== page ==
Wild Birds Feed From Your Hand At The Elizabeth Morton Wildlife Refuge In Sag Harbor: Check Out My Amazing Video & Photo Diary!
KDH loves to walk the trails at the Elizabeth A. Morton National Wildlife Refuge in Sag Harbor not only because the trees, wildlife, and beach are so amazing, but also because you can feed the prettiest little birds who will perch on your finger and snack on treats from the palm of your hand [play my video above to see!!]. KDH and my girlfriend Caroline Fox took her sons Cole and Hudson for some bird feeding at the Refuge recently. Check out our KDH Video & Photo Diary from the fun day….
Established December 27, 1954, through a donation by the Morton family, the 187-acre Elizabeth A. Morton National Wildlife Refuge boasts exceptionally diverse habitats including: bay beach, a brackish pond, a freshwater pond, kettle holes, tidal flats, saltmarsh, freshwater marsh, shrub, grasslands, maritime oak forest, and red cedar. The refuge’s diversity is not only critical to Long Island wildlife, but its picturesque quality is nothing short of an advertisement in a travel mag!
Much of the refuge is situated on a peninsula surrounded by Noyack and Little Peconic Bays. The north/south orientation of the peninsula makes the refuge important habitat for shorebirds, raptors and songbirds as they navigate the coastline during migration.
[Habitats along the beach attract many species including: nesting piping plovers, roseate terns, least terns, common terns, and shorebirds. The waters surrounding the refuge are considered critical habitat for juvenile Kemp’s Ridley sea turtles and are occasionally used by loggerhead sea turtles. Waterfowl use of the refuge peaks during the colder months. Long-tailed ducks, white winged scoter, goldeneye and black ducks will most likely be spotted during winter].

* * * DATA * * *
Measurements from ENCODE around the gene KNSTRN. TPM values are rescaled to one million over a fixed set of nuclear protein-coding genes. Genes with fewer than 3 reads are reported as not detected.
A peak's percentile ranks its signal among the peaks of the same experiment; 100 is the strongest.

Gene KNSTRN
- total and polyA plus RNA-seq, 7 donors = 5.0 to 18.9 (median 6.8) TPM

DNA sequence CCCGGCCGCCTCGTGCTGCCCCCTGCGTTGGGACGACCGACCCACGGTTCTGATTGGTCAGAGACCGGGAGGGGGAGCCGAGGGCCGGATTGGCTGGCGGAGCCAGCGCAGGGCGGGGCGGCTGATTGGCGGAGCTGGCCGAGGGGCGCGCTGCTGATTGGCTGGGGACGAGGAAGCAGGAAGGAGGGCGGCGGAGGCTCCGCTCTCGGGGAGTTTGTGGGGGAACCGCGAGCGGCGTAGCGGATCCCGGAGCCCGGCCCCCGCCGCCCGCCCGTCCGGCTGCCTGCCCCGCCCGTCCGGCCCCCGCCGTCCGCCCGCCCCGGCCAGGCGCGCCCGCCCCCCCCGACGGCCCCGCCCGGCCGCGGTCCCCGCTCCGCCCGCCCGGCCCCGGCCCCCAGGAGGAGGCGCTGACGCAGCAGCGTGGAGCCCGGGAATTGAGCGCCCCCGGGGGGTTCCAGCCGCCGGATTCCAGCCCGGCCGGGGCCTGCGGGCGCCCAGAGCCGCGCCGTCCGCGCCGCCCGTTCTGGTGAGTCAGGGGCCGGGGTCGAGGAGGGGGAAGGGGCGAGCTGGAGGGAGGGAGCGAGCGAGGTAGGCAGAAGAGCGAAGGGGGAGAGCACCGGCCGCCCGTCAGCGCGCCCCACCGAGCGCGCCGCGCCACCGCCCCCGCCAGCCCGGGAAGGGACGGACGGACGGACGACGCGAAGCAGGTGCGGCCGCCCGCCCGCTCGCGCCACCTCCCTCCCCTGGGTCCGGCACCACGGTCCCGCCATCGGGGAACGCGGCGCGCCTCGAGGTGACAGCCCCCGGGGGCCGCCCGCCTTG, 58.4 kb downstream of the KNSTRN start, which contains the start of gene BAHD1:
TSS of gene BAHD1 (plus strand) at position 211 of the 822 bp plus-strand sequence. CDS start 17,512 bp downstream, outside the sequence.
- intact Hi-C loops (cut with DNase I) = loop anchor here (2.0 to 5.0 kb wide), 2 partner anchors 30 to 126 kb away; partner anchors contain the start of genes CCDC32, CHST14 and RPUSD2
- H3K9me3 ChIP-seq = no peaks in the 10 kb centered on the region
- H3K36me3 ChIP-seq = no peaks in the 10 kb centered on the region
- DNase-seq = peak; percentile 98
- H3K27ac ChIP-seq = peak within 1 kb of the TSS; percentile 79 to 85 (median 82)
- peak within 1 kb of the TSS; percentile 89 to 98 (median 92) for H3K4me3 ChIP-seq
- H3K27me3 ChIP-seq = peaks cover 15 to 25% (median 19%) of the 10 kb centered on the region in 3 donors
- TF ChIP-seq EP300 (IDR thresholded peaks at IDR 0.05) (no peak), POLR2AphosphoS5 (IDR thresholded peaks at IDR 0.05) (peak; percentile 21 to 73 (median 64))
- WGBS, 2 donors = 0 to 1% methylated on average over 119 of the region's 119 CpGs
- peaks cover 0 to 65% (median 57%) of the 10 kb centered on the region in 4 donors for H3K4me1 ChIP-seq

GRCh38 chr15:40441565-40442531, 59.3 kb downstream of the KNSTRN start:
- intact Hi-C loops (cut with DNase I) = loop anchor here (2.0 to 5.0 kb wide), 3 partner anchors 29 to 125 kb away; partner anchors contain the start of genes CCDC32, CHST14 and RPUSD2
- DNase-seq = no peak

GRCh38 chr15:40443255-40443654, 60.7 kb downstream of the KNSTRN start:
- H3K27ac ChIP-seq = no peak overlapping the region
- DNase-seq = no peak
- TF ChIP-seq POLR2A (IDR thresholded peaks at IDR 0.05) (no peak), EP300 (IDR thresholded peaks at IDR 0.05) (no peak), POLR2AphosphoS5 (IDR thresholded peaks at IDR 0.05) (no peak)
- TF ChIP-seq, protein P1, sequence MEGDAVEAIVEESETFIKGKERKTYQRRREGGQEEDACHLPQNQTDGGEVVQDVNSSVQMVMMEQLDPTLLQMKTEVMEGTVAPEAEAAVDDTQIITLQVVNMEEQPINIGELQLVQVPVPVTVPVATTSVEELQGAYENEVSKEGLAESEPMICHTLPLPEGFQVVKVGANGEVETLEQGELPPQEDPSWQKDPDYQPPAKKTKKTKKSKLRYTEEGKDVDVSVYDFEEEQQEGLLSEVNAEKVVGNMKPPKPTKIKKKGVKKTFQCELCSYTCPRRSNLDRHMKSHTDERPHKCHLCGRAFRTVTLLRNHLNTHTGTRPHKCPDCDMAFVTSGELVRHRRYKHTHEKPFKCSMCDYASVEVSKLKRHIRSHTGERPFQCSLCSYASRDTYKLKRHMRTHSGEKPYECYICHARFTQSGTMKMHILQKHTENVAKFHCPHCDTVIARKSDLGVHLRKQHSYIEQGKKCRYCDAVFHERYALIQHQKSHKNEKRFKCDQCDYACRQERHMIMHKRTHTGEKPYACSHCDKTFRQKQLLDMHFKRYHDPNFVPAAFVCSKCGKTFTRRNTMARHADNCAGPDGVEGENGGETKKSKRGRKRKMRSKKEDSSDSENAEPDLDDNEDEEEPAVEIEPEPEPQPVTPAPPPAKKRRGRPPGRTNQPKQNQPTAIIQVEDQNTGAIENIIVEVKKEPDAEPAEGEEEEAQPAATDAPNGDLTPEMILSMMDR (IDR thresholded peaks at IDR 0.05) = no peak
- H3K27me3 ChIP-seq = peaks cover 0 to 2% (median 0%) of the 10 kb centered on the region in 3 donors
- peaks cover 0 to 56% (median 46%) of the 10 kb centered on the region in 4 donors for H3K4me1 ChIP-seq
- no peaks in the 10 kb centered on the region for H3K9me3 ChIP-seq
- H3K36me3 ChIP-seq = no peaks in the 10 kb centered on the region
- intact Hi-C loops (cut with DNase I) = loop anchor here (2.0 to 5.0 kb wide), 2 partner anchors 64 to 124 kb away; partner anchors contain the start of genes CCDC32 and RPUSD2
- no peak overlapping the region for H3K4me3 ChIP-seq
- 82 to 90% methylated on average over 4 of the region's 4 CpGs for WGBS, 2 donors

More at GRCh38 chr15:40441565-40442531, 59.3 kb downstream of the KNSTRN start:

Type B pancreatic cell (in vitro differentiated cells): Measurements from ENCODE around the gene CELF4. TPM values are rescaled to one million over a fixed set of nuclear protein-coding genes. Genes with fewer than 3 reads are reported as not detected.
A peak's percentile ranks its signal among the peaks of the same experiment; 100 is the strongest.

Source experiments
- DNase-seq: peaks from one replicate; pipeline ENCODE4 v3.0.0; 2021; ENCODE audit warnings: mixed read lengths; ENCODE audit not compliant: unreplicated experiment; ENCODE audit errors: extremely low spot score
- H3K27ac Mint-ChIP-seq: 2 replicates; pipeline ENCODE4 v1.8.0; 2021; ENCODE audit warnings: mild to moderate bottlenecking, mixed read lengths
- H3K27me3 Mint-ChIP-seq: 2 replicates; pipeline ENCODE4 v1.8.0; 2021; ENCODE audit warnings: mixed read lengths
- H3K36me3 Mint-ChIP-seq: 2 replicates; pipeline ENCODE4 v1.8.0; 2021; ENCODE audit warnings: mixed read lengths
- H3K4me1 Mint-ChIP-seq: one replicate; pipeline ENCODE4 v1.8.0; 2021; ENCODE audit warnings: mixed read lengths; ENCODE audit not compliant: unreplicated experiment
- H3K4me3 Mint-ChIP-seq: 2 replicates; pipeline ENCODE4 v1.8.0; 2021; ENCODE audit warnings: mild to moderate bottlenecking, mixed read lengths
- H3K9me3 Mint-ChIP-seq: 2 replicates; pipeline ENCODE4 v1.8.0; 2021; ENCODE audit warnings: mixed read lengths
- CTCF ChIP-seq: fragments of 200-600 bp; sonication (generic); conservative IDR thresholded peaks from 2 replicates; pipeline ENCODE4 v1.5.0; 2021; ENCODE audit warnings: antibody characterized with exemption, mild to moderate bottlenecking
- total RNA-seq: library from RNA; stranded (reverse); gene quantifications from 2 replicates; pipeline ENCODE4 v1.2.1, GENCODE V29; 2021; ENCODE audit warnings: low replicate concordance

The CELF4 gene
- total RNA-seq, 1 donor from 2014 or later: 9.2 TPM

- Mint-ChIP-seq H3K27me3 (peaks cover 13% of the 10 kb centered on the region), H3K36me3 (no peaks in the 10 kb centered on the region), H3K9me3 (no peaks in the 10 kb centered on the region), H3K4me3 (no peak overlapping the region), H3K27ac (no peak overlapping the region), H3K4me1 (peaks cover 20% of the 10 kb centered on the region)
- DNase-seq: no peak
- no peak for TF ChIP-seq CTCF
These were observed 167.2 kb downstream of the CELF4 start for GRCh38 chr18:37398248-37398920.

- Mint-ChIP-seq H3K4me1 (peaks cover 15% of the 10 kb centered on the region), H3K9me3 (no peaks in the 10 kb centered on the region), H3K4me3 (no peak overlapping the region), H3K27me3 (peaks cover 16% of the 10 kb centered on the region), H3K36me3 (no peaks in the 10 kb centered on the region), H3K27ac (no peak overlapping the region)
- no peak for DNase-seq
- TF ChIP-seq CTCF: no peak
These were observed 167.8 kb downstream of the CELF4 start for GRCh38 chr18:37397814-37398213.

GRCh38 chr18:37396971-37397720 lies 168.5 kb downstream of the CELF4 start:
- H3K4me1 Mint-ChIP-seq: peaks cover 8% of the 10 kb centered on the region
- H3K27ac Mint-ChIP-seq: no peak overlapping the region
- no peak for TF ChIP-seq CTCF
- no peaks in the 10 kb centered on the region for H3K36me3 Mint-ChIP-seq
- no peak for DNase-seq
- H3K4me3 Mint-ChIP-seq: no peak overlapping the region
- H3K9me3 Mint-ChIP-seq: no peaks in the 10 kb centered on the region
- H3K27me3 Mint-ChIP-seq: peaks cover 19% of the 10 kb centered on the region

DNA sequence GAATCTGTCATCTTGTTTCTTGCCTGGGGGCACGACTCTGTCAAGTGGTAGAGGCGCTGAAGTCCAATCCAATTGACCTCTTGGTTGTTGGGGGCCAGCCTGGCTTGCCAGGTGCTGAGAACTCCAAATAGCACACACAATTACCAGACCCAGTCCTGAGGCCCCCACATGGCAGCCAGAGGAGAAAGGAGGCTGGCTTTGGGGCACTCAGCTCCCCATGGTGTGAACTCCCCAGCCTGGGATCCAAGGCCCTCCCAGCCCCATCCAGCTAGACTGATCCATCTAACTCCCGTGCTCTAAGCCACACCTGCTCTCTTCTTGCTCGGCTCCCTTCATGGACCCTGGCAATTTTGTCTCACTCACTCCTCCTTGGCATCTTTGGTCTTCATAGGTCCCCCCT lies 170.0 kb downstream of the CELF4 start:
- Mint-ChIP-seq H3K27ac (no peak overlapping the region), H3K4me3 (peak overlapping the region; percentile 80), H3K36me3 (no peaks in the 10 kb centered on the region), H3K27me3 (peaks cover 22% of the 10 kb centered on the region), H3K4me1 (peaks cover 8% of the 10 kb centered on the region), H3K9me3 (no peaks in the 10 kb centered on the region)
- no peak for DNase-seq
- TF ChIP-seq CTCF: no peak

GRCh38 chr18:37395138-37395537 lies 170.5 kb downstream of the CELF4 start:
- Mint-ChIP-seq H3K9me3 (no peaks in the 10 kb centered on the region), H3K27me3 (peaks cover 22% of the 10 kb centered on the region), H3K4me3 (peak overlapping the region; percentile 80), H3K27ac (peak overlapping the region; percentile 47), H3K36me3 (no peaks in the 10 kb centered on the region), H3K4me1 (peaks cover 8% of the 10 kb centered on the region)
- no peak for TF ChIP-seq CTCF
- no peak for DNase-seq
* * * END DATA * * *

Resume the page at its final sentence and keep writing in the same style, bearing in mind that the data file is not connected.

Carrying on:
Of the 13 principle tribes on Long Island, the Montauks and Shinnekocks once occupied what is now the Morton Refuge. In 1640, John Farrington and John Jessup, settlers from Massachusetts, founded the colony of South Hampton. In 1679, John Jessup took ownership of the Refuge’s peninsula known today as “Jessups Neck”. Some say you can feel Jessup’s spirit to this day, as his daughter, Abigail, died and was buried there in 1724. [pssst! I have not seen her spirit yet…]
Over the years, ownership of the land passed through two families. In 1954, Elizabeth A. Morton donated her family’s land to the U.S. Fish and Wildlife Service who designated it as a national wildlife refuge because of its value to migratory birds
Location: 784 Noyack Road, Sag Harbor; 631.286.0485
*click for website: http://www.fws.gov/refuges/profiles/index.cfm?id=52566 for more information. Facts above courtesy of Elizabeth A. Morton National Wildlife Refuge.